PowerHA v7.1 supports IP address takeover (IPAT) only through aliasing.
The service IP is aliased onto the interface without removing the underlying boot IP address by using the ifconfig command. IPAT through aliasing obsoletes the concept of standby interfaces (all network interfaces are labeled as boot interfaces). As IP addresses are added to the interface through aliasing, more than one service IP label can coexist on one interface. PowerHA uses the subnet mask of the base IP address for all IP aliases configured on this network interface.
IPAT through aliasing is supported only on networks that support the gratuitous ARP function of AIX. Gratuitous ARP is when a host sends out an ARP packet before using an IP address and the ARP packet contains a request for this IP. In addition to confirming that no other host is configured with this address, it ensures that the ARP cache on each machine (on the subnet) is updated with this new address.
For IPAT through aliases keep these in mind:
- Each base adapter must be on separate subnets (this is needed to allow heartbeating).
- Service addresses must be on separate subnet from the base subnets.
- Multiple service labels can coexist as aliases on an interface, and these can be on the same subnet.
- In a multiple adapter per network configuration, the persistent IP must be on a different subnet of each of the boot interfaces
- The persistent IP can be in the same or different subnet as the service.
- All interfaces that belong to the same network must have same subnet mask. (Interfaces on other network can have another subnet mask.)
Not all addresses must be routable outside the VLAN. Only the service and persistent addresses must be routable. The base adapter addresses and any aliases used for heartbeating do not need to be routed outside the VLAN because they are not known to the client side.
During failover to another interface (on the same node) it can happen, that the service IP address is active on both the failed Interface and on the takeover interface. This is needed to preserve routing (routes will no desappear from routing table), but this might cause a DUPLICATE IP ADDRESS error log entry, which you can ignore.
Multicast vs Unicast at PowerHA
PowerHA SystemMirror 7.1 introduced multicast-based (IP-based multicast) communication between the nodes in the cluster. Multicast-based communication provides optimized communication method to exchange heartbeats, and also allows to communicate critical events and messages, in one-to-many method instead of one-to-one method.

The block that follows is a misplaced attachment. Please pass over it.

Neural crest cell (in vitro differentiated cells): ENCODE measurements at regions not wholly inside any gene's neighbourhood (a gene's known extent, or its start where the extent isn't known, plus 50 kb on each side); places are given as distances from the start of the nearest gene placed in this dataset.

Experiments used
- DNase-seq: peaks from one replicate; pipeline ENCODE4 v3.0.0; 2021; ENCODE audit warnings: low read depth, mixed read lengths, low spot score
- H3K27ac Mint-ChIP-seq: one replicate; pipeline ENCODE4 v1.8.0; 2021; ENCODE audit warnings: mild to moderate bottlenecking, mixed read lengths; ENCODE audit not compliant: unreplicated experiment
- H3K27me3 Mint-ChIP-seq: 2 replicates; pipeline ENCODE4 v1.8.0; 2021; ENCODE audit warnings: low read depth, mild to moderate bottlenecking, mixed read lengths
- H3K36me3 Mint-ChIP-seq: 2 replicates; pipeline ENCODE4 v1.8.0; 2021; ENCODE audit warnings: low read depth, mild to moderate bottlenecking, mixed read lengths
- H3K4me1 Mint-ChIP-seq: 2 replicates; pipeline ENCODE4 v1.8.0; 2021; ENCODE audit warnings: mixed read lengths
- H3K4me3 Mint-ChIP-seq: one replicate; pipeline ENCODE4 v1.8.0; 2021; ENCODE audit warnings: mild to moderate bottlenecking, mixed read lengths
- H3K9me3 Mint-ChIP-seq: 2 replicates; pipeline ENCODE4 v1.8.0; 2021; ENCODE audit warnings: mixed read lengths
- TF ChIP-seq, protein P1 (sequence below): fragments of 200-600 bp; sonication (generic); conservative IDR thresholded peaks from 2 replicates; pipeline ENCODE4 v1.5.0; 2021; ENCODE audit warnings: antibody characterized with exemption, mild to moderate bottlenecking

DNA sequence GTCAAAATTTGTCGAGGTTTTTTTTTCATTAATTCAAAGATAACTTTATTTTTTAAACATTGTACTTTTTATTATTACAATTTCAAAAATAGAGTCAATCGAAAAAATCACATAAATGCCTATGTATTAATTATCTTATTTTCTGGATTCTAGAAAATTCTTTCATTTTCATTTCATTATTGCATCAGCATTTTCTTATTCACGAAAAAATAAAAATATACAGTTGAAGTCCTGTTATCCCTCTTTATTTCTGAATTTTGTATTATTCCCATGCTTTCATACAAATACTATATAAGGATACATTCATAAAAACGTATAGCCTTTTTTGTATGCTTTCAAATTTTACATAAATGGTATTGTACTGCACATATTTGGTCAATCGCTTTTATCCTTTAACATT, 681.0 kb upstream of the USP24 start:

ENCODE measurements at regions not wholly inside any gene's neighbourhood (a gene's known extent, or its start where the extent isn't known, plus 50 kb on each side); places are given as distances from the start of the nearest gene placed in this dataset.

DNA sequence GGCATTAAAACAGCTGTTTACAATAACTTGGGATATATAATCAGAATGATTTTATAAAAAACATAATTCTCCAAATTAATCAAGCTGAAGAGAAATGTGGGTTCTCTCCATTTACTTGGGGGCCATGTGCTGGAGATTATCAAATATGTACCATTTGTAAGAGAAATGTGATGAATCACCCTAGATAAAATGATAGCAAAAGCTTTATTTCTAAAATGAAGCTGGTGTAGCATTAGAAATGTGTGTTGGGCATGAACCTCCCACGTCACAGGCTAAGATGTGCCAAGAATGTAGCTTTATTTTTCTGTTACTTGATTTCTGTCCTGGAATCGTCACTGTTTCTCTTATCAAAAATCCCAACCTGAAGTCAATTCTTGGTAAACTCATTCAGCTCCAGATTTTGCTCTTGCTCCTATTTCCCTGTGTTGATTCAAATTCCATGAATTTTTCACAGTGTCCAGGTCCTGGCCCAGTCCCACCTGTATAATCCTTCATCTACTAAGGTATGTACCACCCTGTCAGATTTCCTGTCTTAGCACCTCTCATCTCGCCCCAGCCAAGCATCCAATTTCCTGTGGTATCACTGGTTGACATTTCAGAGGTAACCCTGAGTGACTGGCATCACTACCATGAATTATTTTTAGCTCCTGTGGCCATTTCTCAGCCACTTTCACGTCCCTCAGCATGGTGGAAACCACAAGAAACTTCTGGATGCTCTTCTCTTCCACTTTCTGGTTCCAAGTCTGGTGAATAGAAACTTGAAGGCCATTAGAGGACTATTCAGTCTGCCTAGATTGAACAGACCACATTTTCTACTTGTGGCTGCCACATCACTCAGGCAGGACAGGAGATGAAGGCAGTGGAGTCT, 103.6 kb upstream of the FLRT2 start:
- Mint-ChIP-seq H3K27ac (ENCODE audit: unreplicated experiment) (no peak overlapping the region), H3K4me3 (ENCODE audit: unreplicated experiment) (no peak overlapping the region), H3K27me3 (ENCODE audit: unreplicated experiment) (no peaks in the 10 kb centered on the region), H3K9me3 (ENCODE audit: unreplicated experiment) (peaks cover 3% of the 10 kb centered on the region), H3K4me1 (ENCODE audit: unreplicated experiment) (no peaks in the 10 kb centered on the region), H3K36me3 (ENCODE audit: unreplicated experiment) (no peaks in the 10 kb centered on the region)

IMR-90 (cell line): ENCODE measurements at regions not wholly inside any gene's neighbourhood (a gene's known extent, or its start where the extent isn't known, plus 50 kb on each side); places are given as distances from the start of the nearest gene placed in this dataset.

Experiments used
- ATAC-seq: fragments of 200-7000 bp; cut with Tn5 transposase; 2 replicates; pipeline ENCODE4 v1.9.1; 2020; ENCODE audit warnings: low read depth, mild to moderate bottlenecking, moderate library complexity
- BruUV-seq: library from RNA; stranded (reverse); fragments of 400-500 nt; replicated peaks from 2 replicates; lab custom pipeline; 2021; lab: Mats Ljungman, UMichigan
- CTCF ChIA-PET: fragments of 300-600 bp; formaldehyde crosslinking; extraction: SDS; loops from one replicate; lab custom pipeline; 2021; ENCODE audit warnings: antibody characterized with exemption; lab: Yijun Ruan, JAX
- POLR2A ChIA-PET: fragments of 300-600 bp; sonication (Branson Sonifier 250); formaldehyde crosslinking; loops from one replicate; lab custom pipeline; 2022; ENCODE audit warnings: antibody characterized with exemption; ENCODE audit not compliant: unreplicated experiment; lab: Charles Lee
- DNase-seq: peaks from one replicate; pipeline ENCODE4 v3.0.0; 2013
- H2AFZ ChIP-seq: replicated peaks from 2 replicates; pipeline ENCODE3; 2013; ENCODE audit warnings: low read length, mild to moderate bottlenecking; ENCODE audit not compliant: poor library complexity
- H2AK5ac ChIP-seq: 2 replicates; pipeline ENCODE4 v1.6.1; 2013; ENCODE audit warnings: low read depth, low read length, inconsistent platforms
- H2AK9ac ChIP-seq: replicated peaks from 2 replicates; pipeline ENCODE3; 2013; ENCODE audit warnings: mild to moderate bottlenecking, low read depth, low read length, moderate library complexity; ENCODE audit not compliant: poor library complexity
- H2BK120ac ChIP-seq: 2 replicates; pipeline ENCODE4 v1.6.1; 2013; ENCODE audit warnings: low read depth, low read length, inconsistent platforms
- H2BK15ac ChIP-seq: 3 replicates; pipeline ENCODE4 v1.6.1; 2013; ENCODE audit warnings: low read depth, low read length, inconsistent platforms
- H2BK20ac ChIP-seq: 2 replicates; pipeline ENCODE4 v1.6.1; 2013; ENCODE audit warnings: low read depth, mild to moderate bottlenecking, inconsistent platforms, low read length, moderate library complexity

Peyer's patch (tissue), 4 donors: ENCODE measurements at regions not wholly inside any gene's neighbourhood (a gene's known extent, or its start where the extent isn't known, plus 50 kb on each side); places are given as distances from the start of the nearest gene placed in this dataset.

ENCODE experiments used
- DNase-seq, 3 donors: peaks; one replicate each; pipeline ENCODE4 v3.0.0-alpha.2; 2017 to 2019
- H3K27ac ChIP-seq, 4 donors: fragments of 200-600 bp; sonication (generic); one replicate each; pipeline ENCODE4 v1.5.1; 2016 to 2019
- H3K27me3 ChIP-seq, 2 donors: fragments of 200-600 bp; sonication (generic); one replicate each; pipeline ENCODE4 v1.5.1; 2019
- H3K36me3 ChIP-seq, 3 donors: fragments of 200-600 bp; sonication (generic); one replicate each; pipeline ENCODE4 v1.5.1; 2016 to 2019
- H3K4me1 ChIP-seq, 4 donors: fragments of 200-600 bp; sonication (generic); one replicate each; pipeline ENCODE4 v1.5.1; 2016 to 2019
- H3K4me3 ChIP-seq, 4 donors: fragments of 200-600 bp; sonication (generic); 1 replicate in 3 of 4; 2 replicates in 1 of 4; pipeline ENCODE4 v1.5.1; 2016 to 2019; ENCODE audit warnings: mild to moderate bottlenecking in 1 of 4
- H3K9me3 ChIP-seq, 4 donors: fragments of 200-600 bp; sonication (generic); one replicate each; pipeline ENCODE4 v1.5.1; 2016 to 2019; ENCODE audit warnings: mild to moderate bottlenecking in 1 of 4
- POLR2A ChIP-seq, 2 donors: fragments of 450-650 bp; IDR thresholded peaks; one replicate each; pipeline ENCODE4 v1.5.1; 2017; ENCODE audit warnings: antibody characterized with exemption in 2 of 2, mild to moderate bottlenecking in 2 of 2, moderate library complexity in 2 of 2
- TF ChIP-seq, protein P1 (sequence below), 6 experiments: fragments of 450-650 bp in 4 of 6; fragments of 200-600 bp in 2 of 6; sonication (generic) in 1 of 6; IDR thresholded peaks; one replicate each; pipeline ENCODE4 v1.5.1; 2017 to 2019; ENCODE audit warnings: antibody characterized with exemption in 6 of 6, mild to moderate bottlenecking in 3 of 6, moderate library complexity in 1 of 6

CAA built to use kernel-level code to exchange heartbeats over the network, and CAA exploits multicast network communication.
In multicasting nodes are forming a group and exchange messages between each other. A multicast message sent by one node in the group is received by all in the group. This allows for efficient cluster communication where many times messages need to be sent to all nodes in the cluster. For example, a cluster member need to notify the remaining nodes about a critical event, so it will send a single multicast packet with the relevant information.
One important prerequisite, that multicast must be enabled on the switches as well. Before creating a cluster verify that multicast traffic works correclty.
It can be tested with mping. (If mping fails, network admin needs to review switches)
1. mping -v -r -c 5 <--start mping on one node in receiver mode (-r) (-v: verbose, -c:number of pings)
2. mping -v -s -c 5 <--start mping on other node in sender mode (it will choose default ip, with -a you can specify ip)
PowerHA v7.1.0 through v7.1.2 requires to use multicast, however PowerHA v7.1.3 introduced unicast as an option, making multicast optional also.
Using multicast may have a benefit in a multi node (3,4,5...) cluster, but (as I saw) there is no benefit in a 2 node cluster setup. (It creates additional attention and complexity.) In PowerHA v7.1.3 the default method used in cluster configuration is unicast (which in my oppinion is good.)
Changing cluster config from Multicast to Unicast:
1. lscluster -c <--check Communication mode
2. smitty cm_define_repos_ip_addr <--change heartbeat mechanism from mulitcast to unicast
3. verify and sync <--verify and synchronize cluster
4. lscluster -c <--check again Communication mode